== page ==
Survey: More than half of consumers have experienced in-device battery leakage
ST. LOUIS — A recent survey spearheaded by Energizer suggests that a vast amount of consumers have experienced problems with in-device alkaline battery leakage.
The survey, conducted in April 2014, found that more than 50% of consumers had problems with battery leakage in a device, and 60% of those consumers said that the leakage actually damaged their device.
Other findings from the survey showed that:
- Seventy percent of consumers reported that when a battery did leak, it was either in a flashlight or portable light;
- Fifty-three percent reported battery leakage in a toy or game; and
- Fifty percent of consumers say that reliability is a top priority when buying batteries.
"It is important for us to listen to, engage with and deliver products that are relevant for our consumers," said Michelle Atkinson, CMO at Energizer. "Our research revealed a shift in the consumer mindset. While they previously defined battery performance only as long-lasting, today consumers also want quality and reliability. This means batteries that will not leak in their devices after they are fully used."
Samsung offers sneak peak at new wristband health tracker
SAN FRANCISCO – Samsung on Wednesday announced the pending launch of a wristband and software platform it hopes developers will use to create health trackers that “can’t even be imagined yet,” Young Sohn, Samsung’s chief strategy officer, said, according to published reports.
The wristband is called the Simband and runs open platform software so that other developers can create different modules. According to a report in USA Today, Sohn said Samsung partners are already working on modules that can track medical data, such as the oxygen content of the blood.
Samsung is working with researchers at the University of California San Francisco’s digital health innovation lab to validate the accuracy of the sensors, according to the report.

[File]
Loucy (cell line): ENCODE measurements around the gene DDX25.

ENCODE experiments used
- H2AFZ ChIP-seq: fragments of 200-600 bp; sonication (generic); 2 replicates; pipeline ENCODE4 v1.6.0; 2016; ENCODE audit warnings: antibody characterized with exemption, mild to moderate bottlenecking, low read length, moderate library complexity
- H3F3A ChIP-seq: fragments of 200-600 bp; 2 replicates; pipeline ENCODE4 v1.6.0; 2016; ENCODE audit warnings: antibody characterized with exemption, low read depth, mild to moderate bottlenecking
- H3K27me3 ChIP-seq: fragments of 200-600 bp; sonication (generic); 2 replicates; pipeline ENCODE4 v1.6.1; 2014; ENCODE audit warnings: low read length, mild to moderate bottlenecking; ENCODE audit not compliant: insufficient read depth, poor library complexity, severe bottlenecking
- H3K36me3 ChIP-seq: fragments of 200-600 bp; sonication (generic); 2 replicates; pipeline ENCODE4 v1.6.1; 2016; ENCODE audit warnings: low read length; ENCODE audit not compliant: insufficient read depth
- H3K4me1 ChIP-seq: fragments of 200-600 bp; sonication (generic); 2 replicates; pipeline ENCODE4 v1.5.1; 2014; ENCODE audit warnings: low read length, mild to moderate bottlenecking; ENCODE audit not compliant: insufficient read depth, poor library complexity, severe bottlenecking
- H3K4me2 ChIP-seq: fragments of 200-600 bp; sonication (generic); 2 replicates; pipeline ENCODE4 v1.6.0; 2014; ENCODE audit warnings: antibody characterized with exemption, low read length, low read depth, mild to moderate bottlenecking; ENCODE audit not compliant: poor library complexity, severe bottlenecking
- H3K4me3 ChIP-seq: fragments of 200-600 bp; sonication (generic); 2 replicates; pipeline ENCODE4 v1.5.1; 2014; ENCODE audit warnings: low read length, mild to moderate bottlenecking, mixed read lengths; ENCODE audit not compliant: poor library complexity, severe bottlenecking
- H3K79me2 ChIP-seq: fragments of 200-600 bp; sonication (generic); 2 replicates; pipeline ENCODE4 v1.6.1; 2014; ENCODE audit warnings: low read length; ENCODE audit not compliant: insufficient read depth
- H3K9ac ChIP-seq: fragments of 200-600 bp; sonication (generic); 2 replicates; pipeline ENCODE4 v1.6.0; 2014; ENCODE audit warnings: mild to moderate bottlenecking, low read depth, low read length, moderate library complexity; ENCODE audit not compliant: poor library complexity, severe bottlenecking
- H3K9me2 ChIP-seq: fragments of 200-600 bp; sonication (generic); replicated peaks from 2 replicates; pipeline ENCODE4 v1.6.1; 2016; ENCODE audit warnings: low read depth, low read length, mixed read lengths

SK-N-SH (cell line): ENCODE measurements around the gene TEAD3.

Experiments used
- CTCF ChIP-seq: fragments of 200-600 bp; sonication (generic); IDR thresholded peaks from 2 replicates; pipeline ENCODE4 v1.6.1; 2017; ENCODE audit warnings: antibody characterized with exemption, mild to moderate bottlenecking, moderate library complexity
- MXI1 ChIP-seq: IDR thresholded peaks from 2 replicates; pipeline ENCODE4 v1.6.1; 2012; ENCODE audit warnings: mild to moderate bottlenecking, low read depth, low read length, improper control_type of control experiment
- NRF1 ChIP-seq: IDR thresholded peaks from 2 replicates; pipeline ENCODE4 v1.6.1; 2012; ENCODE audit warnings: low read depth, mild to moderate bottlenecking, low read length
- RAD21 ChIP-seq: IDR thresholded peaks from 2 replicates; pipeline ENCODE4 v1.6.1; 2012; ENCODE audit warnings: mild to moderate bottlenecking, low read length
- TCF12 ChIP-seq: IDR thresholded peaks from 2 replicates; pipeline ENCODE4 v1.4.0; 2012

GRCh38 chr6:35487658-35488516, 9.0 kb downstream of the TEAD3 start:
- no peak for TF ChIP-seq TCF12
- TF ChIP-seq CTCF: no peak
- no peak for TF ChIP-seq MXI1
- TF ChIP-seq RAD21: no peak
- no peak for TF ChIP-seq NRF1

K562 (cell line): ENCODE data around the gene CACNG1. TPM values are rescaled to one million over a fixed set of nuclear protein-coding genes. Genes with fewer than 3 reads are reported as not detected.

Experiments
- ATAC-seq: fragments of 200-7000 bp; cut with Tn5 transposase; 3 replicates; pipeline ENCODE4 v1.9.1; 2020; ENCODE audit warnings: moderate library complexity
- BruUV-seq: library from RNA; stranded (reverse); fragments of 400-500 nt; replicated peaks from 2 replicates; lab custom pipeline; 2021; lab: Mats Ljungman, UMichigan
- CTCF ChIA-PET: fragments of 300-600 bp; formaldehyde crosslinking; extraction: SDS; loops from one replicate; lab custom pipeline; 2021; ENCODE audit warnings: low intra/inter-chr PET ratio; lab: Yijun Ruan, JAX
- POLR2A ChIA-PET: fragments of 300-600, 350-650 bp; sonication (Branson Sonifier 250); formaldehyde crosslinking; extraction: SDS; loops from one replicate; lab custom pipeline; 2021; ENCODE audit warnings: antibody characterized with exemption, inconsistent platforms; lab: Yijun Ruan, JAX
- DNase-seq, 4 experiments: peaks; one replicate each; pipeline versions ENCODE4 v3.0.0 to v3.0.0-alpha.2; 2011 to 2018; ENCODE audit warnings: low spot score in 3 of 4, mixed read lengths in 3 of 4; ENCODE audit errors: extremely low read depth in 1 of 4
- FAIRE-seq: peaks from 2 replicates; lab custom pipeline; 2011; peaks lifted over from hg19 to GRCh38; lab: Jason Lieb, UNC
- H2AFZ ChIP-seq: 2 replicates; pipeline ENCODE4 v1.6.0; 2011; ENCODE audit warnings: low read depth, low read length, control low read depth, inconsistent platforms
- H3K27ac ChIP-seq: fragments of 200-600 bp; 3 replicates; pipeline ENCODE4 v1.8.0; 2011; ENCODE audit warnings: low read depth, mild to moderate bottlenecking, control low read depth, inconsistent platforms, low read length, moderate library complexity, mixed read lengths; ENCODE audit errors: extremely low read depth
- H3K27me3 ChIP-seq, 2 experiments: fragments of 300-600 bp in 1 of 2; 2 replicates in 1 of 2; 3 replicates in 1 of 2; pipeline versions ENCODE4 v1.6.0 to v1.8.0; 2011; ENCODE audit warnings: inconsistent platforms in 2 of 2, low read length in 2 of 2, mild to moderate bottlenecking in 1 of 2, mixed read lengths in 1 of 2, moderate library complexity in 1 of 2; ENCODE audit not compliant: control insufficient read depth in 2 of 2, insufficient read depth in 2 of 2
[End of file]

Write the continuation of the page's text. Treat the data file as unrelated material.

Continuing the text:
Dollar General CEO shares secret to chain’s success at shareholder meeting
GOODLETTSVILLE, Tenn. — The secret to Dollar General’s success is keeping it simple, Rick Dreiling, chairman and CEO of the 75-year-old discounter, told shareholders Thursday morning. "Simple neighborhood stores, simple, frequently-needed items and everyday low prices," he said. "For 75 years, [Dollar General has focused] on helping low- and middle-income families save money and save time by offering quality, basic merchandise at affordable prices in convenient, small-box neighborhood stores."
Dollar General is the largest discounter with more than 11,000 locations across 40 states, Dreiling said, and the company will add some 700 new stores in 2014. "We still have room to grow," Dreiling said. "We will continue to relocate, remodel and refresh our stores to build our brand and enhance our customer shopping experience."
In 2013, Dollar General’s net sales increased by 9.2% to $17.5 billion, Dreiling said. That represents $220 per square foot. Same-store sales grew 3.3%, marking the company’s 24th consecutive year of same-store sales growth.